Back in May, business messaging start-up Slack reported it had over 3 million daily active users -- triple the amount it had just six months earlier. Nearly a third of those users were paid members, indicating that its freemium business model (which added additional team communication features for $6.67 to $48 per month) was paying off. The company now expects its recurring revenue to more than double from about $30 million last year to $64 million this year.
Three million users is a drop in the pond in the enterprise market, but Slack's user base could grow much bigger if it keeps following the same growth trajectory. If that happens, three major companies might need to rethink their plans for the enterprise messaging market.
BlackBerry (NYSE:BB) is shifting its business toward software to offset ongoing losses in its hardware division. The company's software and services revenue hit $527 million in fiscal 2016, exceeding its own target of $500 million and accounting for nearly a quarter of BlackBerry's revenue. CEO John Chen believes that the segment will post 30% sales growth this fiscal year -- "double" the average growth rate of 15% for the software industry.
The software business' main growth pillar is BES (BlackBerry Enterprise Service), which lets companies monitor their employees' mobile devices. But another source of growth is BBM (BlackBerry Messenger), a cross-platform enterprise chat app which has about 100 million users worldwide. BlackBerry has been trying to monetize this user base with paid stickers, virtual goods, mobile payments, and content channels for advertisers. However, the mobile version of Slack might pull some BBM users away with its streamlined social networking approach to team communications.
On the bright side, over 55 million of BBM's users are in Indonesia, where Slack lacks a significant presence. However, the growth of Slack has encouraged Indonesian start-ups like Qiscus to develop similar collaboration apps which could undermine BBM in the enterprise market.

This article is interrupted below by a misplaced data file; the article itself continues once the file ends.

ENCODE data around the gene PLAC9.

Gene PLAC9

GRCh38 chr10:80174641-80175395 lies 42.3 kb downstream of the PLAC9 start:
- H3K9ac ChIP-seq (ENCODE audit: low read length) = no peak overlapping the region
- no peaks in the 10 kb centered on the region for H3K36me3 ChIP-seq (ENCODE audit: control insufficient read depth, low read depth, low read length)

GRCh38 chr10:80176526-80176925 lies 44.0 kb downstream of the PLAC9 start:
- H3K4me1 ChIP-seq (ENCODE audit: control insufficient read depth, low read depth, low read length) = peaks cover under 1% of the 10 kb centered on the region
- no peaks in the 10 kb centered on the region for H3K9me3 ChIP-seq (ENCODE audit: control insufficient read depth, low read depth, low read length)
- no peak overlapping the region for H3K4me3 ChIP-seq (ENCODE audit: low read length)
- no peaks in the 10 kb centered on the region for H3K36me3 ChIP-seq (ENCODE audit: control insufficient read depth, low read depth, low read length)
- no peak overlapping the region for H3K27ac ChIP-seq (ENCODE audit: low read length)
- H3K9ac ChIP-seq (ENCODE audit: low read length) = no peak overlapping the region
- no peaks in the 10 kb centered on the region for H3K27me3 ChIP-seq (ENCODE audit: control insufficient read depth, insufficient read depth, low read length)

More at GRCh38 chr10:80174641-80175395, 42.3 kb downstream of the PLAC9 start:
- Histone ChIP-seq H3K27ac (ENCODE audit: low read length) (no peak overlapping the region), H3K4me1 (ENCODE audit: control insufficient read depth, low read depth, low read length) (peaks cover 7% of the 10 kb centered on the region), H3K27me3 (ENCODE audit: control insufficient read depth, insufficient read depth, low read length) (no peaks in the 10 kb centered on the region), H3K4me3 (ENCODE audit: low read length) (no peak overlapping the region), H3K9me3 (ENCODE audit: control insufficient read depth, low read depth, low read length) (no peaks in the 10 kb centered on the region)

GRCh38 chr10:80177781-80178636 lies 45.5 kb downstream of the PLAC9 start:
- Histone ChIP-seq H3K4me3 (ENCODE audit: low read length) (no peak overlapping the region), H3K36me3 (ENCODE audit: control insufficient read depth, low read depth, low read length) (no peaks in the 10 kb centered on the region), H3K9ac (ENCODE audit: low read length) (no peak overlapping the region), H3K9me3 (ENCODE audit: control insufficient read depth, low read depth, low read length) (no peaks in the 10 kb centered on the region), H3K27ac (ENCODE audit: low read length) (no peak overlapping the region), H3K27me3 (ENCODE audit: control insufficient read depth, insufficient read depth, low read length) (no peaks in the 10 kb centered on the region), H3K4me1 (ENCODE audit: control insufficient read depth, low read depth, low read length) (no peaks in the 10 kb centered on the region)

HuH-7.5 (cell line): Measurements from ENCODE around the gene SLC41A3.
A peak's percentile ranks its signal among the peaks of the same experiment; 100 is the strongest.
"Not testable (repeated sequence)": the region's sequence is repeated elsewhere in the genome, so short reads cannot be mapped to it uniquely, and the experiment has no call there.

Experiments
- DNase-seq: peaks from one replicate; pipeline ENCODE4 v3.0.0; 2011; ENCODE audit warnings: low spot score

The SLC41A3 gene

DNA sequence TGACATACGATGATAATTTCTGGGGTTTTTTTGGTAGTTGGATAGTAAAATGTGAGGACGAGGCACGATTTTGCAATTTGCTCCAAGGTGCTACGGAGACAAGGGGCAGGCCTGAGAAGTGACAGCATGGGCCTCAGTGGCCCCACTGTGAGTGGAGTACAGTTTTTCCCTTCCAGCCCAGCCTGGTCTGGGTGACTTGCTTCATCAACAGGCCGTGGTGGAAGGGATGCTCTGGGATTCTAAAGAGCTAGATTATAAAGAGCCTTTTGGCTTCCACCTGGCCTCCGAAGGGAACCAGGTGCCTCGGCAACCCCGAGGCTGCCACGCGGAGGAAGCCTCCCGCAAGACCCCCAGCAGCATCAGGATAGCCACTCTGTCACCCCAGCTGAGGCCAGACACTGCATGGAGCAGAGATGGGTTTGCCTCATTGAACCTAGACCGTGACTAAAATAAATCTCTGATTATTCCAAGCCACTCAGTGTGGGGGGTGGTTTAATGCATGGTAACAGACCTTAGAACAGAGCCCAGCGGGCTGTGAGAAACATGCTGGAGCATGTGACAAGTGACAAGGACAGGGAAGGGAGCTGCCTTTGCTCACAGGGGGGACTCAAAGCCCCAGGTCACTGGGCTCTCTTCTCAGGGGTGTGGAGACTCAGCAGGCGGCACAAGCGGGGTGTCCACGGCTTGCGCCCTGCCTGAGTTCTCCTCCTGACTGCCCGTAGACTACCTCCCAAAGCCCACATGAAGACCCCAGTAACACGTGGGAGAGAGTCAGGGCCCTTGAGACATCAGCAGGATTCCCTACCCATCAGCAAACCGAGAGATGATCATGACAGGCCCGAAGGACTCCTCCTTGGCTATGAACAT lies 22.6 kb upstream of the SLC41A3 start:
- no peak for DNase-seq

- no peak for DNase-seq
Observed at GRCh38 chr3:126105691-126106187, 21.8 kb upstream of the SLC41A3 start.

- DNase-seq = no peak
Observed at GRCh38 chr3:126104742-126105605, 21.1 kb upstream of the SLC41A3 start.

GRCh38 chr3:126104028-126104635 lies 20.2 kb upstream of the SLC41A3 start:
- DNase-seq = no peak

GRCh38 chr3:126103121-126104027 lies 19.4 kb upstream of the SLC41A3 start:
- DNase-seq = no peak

Microsoft (NASDAQ:MSFT) reportedly cancelled an $8 billion bid for Slack earlier this year, due to objections from CEO Satya Nadella and co-founder Bill Gates. The likely reason was that Microsoft already owned two similar services -- Sharepoint, a team collaboration suite it launched in 2001, and Yammer, a team communications platform it acquired in 2012. Both services are now integrated into Office 365, which would seemingly threaten Slack's growth.
However, many Office 365 customers are still large enterprises which prioritize email over chat, which limits the appeal of Sharepoint and Yammer. Outlook's direct integration into Office 365 further cannibalizes that market. Meanwhile, Slack grew among younger and smaller businesses, which were intentionally ditching email to streamline their daily communications.
This is similar to the way Google Docs, Sheets, and Slides crept up on Office over the past decade. As Slack's customers mature into large companies, its user base will grow. If Slack eventually becomes a "best in breed" collaboration tool, Microsoft's Office 365 customers could jump from email to Slack instead of Sharepoint/Yammer -- thus limiting Microsoft's ability to handle team communications and reducing the overall usefulness of Office 365. The free web-based tool IFTTT already helps enterprise users integrate Slack into Office 365, Google Docs, and other apps.
Facebook (NASDAQ:FB) challenged LinkedIn last year with Facebook at Work, an enterprise communication and collaboration platform similar to Slack and Yammer. In April, Facebook stated that 450 companies were on the pilot program, up from 100 last August. Facebook stated that 60,000 companies were signed up on its waiting list, but it's still unclear how the company plans to monetize those users.
Facebook also looks like a tough opponent, with near a billion daily active users last quarter and 50 million business pages at the end of 2015. But Slack has a first mover's advantage and a rapidly growing base of paid users. More importantly, employers and employees who want to maintain clear boundaries between work and personal communications might prefer using Slack over Facebook, since the latter is tethered to more personal data.
Will David disrupt Goliath?
Slack is still tiny compared to BBM, Yammer, and Facebook, and it could certainly be rendered obsolete in the escalating battle over collaborative software. But there's also the chance that Slack can keep growing, milking its reputation as a "best in breed" app for efficient companies, carving a niche that bigger tech companies can't touch.
If that happens, companies like BlackBerry, Microsoft, and Facebook might need to rethink their plans for enterprise communications. It could also make Slack an even more lucrative buyout target than before.